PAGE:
Bump stock owners aren’t complying with an illegal federal ban approved through an unconstitutional bureaucratic process via the Bureau of Alcohol, Tobacco, Firearms and Explosives.
According to the Washington Times, only 1,000 bump stocks were collected in the run-up to the March deadline. There are between 280,000 to 520,000 bump stocks in circulation, according to the Justice Department.
To give a comparison, the feds would have to replicate that same rate of the collection either 280 or 520 times in order to recover all the remaining bump stocks – and that’s assuming more devices are not secretly manufactured and sold in the meantime.
Why is this important?
It is nullification in effect on an individual level. Hundreds of thousands of people simply said, “We will not comply.”
The pitiful level of compliance with this federal regulation by bump stock owners sends a clear message to D.C. — gun owners won’t comply with a decree violating their right to keep and bear arms even over a mere firearm accessory. It is a forewarning as to what lawmakers and gun grabbers can expect should they attempt to ban the possession of certain firearms disingenuously labeled “assault weapons.”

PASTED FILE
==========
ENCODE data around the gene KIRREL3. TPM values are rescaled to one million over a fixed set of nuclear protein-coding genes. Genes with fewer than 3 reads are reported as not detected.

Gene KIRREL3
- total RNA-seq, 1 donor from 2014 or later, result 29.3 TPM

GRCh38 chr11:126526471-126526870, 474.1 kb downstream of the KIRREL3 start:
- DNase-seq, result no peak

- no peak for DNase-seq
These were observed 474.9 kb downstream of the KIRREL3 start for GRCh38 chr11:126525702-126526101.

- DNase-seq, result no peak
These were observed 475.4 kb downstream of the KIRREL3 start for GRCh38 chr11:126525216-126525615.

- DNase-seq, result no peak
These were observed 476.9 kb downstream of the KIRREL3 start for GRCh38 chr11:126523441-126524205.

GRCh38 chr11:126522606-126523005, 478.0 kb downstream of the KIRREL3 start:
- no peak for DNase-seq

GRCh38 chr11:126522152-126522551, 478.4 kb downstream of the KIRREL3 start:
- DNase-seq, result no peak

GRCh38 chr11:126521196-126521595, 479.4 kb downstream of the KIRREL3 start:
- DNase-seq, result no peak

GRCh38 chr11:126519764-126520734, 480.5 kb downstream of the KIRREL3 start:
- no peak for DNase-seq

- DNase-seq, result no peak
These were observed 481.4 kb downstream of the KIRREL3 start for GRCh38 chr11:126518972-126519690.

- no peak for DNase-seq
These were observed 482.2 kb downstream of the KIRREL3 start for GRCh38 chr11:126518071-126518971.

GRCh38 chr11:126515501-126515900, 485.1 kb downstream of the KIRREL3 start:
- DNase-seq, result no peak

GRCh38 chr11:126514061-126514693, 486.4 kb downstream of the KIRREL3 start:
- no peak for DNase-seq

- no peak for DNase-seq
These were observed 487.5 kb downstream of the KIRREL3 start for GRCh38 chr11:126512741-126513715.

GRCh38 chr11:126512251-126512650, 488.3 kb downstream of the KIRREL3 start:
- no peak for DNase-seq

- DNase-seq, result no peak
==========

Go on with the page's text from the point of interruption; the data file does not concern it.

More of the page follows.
To comply with this bump stock ban would be to merely encourage further confiscation efforts. But the lack of compliance makes it obvious that the policy is unpopular and would be expensive to enforce.
That is precisely how medical and recreational marijuana was decriminalized by various states. Activists didn’t elect the right people into office. They didn’t persuade D.C. to reject the War on Drugs. They made it impractical and eventually impossible for prohibition to continue in any practical way,
Noncompliance is the best and most effective way to protect our right to keep and bear arms. Just as nullification by states deprives the feds of critical resources and manpower to enforce those laws, individual noncompliance saps whatever resources they have and demonstrates how much of their laws rely on our cooperation.
TJ Martinell is an author, writer, and award-winning reporter from Washington state. His dystopian novel The Stringersdepicting a neo-Prohibition Era in the city of Seattle is available on Amazon. Visit his personal site at www.tjmartinell.com. Join his Facebook page here. Listen to his weekly podcast on Sound Cloud.